Nice to meet you. Gilbert always thought it was so generic of a greeting. How was he supposed to find his soulmate with such a boring statement written on his right wrist. Though, he had to admit it was the more favorable of the two Words. He didn't like to think of the Last Words. They were so… strange. It was a question… not many people had questions on their wrists. And for Last Words they were strangely not-so-final. So, he didn't think about it too much, as he hoped the day he'd hear those Words was far away. He also wasn't bothered by that as much as he was extremely disgruntled that he'd been given such a plain First Words. At least he knew he would have to be introduced by a mutual friend, first, if he analyzed the context. Someone else would have to be there for the greeting to make sense, of course. But, his Words weren't something he really thought about.
A next-to-silent swear escaped Gilbert's lips as he realized that he had just missed the train. Unfortunately this was the line that would take him home, and walking wasn't an option this late into the night. He wandered into the main hall, taking out his phone and beginning to poke around on social media. He would be here for at least another fifteen minutes.
The train depot was empty, save for one other man who wandered in shortly after Gilbert. He was tall, thin, and his brown hair had been obviously thrown back by the autumn winds. An instrument case - a violin, Gilbert assumed - was hanging from his shoulder and was obviously weighing him down, as his left side was noticeably lower than his right. He couldn't help but notice his thin nose and silver-rimmed glasses for a moment. He supposed he was attractive, but he wasn't in the mood to be bothersome this late into the night - especially not to anyone who looked as helpless as this traveler.
The man was staring at a map in his hands, half-crumpled at the edges from where his fingers had permanently creased it. He adjusted his glasses and sighed, scanning over it again and again before looking up at the sign on the wall that read "Nollendorfplatz" and frowning. He muttered something to himself before looking around and taking a seat on the nearest bench.
Gilbert, playing a game mindlessly on his phone, paused and glanced up. He'd been living in Berlin his whole life and knew what a lost tourist looked like. But at this hour? Perhaps he had been invited to a party and was now hopelessly wandering alone.
If the man wanted to know how to get somewhere, he would answer, but best not to meddle in other people's business. Especially when he was already so tired. He stuffed his hands in his pockets and leaned against the brick wall, enjoying the serene silence as he waited for the next zug. It had been such a long day at work… the night shift never ended soon enough.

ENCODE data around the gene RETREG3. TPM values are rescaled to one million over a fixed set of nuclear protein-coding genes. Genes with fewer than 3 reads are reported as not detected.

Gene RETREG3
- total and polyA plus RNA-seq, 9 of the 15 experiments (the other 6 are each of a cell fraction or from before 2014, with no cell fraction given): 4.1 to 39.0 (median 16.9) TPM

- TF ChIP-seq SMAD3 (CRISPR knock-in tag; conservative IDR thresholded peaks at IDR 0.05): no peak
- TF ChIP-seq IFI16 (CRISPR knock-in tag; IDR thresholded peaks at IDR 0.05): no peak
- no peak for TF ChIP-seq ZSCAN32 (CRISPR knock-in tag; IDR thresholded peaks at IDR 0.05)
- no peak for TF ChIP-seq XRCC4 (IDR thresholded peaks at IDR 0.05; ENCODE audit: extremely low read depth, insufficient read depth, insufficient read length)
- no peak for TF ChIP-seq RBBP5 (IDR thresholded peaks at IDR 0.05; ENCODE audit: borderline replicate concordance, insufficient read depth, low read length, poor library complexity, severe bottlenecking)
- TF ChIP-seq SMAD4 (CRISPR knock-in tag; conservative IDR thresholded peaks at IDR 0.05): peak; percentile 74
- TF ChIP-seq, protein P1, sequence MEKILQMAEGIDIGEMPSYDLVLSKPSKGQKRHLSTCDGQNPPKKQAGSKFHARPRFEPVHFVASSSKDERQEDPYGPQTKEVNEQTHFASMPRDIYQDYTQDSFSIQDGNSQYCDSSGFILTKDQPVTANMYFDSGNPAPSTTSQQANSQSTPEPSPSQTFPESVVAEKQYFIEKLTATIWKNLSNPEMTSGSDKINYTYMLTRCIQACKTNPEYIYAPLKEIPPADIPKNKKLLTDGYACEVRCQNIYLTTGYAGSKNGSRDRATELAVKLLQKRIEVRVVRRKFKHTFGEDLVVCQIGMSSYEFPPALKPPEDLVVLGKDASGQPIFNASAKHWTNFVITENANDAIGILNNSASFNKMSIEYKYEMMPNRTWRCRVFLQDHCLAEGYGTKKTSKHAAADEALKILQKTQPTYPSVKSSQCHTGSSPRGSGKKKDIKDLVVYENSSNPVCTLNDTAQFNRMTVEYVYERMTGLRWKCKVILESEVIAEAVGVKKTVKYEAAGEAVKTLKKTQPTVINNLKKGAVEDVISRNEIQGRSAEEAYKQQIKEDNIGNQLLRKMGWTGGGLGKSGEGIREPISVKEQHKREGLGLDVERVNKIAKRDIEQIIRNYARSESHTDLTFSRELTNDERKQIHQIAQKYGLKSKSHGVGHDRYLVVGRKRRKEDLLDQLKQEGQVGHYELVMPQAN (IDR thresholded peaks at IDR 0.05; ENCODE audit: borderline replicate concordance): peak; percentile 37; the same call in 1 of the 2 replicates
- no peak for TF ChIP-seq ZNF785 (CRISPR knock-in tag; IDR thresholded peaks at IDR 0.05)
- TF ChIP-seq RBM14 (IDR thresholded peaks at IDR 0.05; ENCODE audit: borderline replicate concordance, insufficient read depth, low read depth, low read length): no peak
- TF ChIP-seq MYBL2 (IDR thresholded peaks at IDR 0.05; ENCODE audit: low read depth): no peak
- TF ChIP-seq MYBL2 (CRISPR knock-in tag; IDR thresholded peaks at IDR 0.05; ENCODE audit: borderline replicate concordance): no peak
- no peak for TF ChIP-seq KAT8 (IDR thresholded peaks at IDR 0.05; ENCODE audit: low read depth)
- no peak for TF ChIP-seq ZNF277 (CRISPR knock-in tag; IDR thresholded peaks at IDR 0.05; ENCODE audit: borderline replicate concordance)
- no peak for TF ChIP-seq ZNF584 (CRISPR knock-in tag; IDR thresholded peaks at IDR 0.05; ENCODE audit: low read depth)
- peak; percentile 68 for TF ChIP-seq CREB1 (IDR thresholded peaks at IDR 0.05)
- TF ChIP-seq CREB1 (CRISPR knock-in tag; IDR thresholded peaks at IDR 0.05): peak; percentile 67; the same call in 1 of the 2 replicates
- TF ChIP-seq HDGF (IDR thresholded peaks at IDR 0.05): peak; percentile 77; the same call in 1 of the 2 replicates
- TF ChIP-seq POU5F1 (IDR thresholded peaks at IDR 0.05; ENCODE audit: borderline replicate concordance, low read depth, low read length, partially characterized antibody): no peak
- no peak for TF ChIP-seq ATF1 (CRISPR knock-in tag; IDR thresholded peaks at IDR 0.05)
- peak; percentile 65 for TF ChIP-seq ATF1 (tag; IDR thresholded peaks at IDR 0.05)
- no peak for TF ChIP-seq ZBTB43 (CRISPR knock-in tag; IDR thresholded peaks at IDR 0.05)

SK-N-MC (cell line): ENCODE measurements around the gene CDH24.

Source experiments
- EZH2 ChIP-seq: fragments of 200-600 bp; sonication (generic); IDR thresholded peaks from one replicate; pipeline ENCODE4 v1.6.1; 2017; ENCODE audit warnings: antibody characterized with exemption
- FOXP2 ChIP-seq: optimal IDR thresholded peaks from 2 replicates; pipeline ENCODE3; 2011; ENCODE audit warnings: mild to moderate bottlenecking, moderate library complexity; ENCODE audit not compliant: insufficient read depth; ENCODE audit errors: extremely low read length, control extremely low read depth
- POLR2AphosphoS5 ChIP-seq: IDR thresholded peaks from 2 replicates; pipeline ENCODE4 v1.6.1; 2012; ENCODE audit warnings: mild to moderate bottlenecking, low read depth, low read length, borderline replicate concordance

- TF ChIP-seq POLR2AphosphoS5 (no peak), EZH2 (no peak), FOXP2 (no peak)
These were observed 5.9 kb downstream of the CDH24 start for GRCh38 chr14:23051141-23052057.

He heard the man sigh and the shuffle of paper echoed in the hall for a few moments. He looked over to see the man pocketing the map in his purple trench coat. As Gilbert glanced back down to check the time on his phone, the man spoke up after moments of shared audible stillness.
"Excuse me," the man interrupted the agreed-upon silence. He sniffed slightly, still wearing off the effects of the cold night air. "When is the next train coming?"
Gilbert sighed, feeling it difficult to keep his eyes open. He glanced down at his phone, 2:45. "Soon, hopefully."
"It's been a long time since I've been to Berlin, so I'm a bit lost on the U-Bahn here…" he stood up straight, his gloved hands in his pockets.
He had a distinct southern accent, definitely not from Berlin. Bavaria? Munich's underground was much less complex.
Gilbert shrugged. "I guess to someone who isn't used to Berlin's crazy lines it could get confusing." He rubbed his eyes.
"I just have this tendency to get lost, even in Vienna." The man said, not moving from his upright posture.
"Oh, Vienna," Gilbert laughed. "I was trying to pinpoint the accent. I was guessing Munich, but that didn't feel right. What's a Wienerblut doing up here?"
"I've never been called that before," the other man said, raising his tone in the middle as if to indicate disapproval. "But I'm here for Musikfest. One of the afterparties ran a little late."
"Oh, yeah," Gilbert thought aloud. "I forgot that was this week. Should've guessed, with the case and all. Of course an Austrian would come to town for the classical music festival." He shuffled over to the bench and stood in front of the stranger. "Mind if I sit here?"
The man shook his head. "Not at all, clearly we won't be out of here any time soon." He too, rubbed his eyes after he removed his glasses momentarily. "And why is the Berliner out so late?"
Gilbert sighed. "Graveyard shift. I'm ready for this day to end." He took a seat and propped one foot up onto the opposite knee and leaned back.
"I understand that…" The stranger trailed off; the silence between them didn't feel unnatural.
"Oh, I'm Gilbert, by the way." He said, looking over at the man.
"Roderich," he replied, making eye contact with him for a moment.
Gilbert nodded, feeling like that was enough acknowledgement for a casual meeting with a stranger. He didn't feel obligated to shake hands with someone he'd met on the U-Bahn at three in the morning.
"What instrument is that, violin, viola?" He pestered. Roderich seemed vaguely annoyed.
"It's a violin." He answered plainly, bringing it up between his knees now that it had been brought to his attention. "Do you play something?" Gil could tell he was just trying to be polite. His speech was drawn out and… aloof, a bit, Gilbert thought.
"Look, I'm just making casual conversation so I don't fall asleep waiting on the zug, I'm not actually trying to be annoying." He was normally impressed with his own social skills, but this late… or early… he couldn't bring himself to care.
"It's fine, I'm just… long day." The violinist turned at looked at the wall, a large advertisement for Berlin's tourist attractions present just above eye-level. It wasn't exactly fitting the mood as it was covered with smiling people and bright skies above the Reichstag.